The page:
But Congress must still agree on the details and resolve turf battles before a new law can be passed.
During the Commerce panel’s markup, the ranking Republican, Roger Wicker of Mississippi, said he prefers a bill the House Energy and Commerce Committee approved by a 53-2 vote last month that would tackle the data-privacy issue more broadly, covering adults as well as children. But that bill would preempt existing state rules, like California’s consumer privacy law, prompting opposition.
Welcome back to Future Pulse, where we explore the convergence of health care and technology. ICYMI, Sen. Josh Hawley (R-Mo.) sent a letter to the FTC asking for an investigation into Amazon’s impending deal with One Medical. He wants to know if a One Medical doctor says he’s got high blood pressure, will he have to worry about getting bombarded with ads for Whole Foods supplements? Dystopian! What do you think?
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HOUSE OK’S TELEHEALTH EXTENSION — The House voted 416-12 last week to pass a bill by Wyoming Republican Liz Cheney that would keep expanded Medicare telehealth access in place through the end of 2024.
The landslide vote was a major boon for telehealth advocates. The legislation would let Medicare as well as federally qualified health centers and rural health clinics continue to cover virtual visits from patients’ homes. It would also extend a waiver allowing patients to avoid in-person mental health visits.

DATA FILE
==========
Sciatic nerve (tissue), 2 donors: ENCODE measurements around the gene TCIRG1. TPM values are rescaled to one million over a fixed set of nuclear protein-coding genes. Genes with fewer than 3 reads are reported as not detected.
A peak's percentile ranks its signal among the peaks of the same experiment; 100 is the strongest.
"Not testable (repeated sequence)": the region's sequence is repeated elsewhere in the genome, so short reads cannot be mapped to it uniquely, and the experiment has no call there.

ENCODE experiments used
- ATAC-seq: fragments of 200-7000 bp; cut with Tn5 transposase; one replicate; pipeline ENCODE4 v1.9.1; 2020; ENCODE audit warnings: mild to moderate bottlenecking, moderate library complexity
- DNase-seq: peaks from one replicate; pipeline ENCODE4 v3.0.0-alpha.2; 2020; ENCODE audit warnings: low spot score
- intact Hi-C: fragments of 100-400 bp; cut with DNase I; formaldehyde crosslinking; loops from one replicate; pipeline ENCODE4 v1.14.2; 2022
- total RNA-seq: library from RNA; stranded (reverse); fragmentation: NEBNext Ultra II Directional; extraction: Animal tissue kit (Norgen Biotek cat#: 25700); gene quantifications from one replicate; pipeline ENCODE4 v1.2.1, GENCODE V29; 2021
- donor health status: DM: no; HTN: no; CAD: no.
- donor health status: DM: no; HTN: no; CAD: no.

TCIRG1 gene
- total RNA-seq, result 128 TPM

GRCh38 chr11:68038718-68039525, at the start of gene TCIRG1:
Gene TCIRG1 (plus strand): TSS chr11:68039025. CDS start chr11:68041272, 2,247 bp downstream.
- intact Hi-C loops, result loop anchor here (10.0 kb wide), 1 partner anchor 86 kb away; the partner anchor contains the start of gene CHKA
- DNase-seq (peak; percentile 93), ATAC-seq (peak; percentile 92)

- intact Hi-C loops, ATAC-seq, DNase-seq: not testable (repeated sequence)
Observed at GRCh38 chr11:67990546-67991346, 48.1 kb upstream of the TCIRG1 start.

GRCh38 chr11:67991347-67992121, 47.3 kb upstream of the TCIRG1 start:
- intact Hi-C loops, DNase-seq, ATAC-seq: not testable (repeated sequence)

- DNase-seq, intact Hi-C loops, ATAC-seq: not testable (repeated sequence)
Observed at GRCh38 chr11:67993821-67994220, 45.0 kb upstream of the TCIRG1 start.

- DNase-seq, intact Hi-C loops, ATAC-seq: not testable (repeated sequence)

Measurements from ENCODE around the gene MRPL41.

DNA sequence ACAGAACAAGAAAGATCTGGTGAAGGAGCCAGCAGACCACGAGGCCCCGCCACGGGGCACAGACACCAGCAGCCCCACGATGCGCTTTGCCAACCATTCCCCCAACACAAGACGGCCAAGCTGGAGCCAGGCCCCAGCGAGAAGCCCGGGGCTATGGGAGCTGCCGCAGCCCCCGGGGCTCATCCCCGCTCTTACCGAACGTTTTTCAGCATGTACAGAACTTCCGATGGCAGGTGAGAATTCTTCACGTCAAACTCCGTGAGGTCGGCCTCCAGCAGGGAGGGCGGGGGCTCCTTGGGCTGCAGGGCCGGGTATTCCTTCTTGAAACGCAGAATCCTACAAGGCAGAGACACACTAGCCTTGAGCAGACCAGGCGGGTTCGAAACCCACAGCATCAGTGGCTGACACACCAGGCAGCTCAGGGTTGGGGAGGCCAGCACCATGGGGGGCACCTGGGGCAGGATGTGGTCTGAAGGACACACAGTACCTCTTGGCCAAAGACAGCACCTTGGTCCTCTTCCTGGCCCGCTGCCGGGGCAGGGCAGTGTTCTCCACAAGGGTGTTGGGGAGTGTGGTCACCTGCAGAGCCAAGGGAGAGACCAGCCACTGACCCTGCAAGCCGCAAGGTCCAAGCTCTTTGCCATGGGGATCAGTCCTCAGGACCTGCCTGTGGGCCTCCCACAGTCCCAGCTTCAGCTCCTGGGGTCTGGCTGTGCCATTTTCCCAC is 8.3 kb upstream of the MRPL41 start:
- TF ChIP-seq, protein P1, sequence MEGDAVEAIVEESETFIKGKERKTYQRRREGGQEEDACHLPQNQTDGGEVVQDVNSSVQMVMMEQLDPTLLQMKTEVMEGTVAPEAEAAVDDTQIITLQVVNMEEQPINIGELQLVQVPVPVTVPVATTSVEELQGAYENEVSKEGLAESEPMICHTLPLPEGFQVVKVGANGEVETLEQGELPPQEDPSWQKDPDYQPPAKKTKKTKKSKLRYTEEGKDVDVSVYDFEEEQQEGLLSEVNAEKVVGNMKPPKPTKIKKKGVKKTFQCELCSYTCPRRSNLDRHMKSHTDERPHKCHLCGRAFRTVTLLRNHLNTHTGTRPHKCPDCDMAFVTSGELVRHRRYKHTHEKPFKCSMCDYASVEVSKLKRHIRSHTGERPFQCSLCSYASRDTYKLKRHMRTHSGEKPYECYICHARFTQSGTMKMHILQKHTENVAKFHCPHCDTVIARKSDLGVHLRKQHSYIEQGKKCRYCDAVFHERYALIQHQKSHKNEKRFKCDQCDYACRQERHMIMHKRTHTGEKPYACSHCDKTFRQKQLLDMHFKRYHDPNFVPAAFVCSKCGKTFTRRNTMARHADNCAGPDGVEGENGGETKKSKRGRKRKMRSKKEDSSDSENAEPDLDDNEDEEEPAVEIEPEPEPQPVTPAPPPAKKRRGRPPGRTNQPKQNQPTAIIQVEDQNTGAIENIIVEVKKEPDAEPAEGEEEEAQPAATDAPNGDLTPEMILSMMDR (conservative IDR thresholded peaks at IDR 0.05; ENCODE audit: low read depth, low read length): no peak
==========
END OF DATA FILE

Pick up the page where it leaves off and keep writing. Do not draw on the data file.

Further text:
The eased rules are currently set to end five months after the end of the Covid-19 public health emergency, which could come as soon as October.
Republicans upset with process: GOP lawmakers were dismayed that House leadership went around bipartisan negotiations and the committee process to put Cheney’s bill on the floor, even though most Republicans voted for the legislation.
Buddy Carter (R-Ga.) told POLITICO that the House should have passed his bill, the Telehealth Modernization Act, which would make some eased rules permanent.
What’s next: Cheney’s bill is off to the Senate, where it’s expected to have bipartisan support. Still, a busy legislative calendar lies ahead, and telehealth legislation probably won’t move until the “lame duck” session after the midterm elections, a Senate aide told POLITICO.
UNITEDHEALTH FACES OFF AGAINST DOJ — The antitrust trial challenging UnitedHealth Group’s acquisition of Change Healthcare is underway before federal district court Judge Carl Nichols in Washington, D.C.
The DOJ brought suit in February, arguing that the acquisition would give UnitedHealth insight into competitors’ operations. Change Healthcare provides technology tools to health systems and insurers that help them process claims. United argues that the DOJ’s argument rests on “speculative theories.”
The case will highlight how the Biden administration is shifting traditional thinking on antitrust to deal with technology.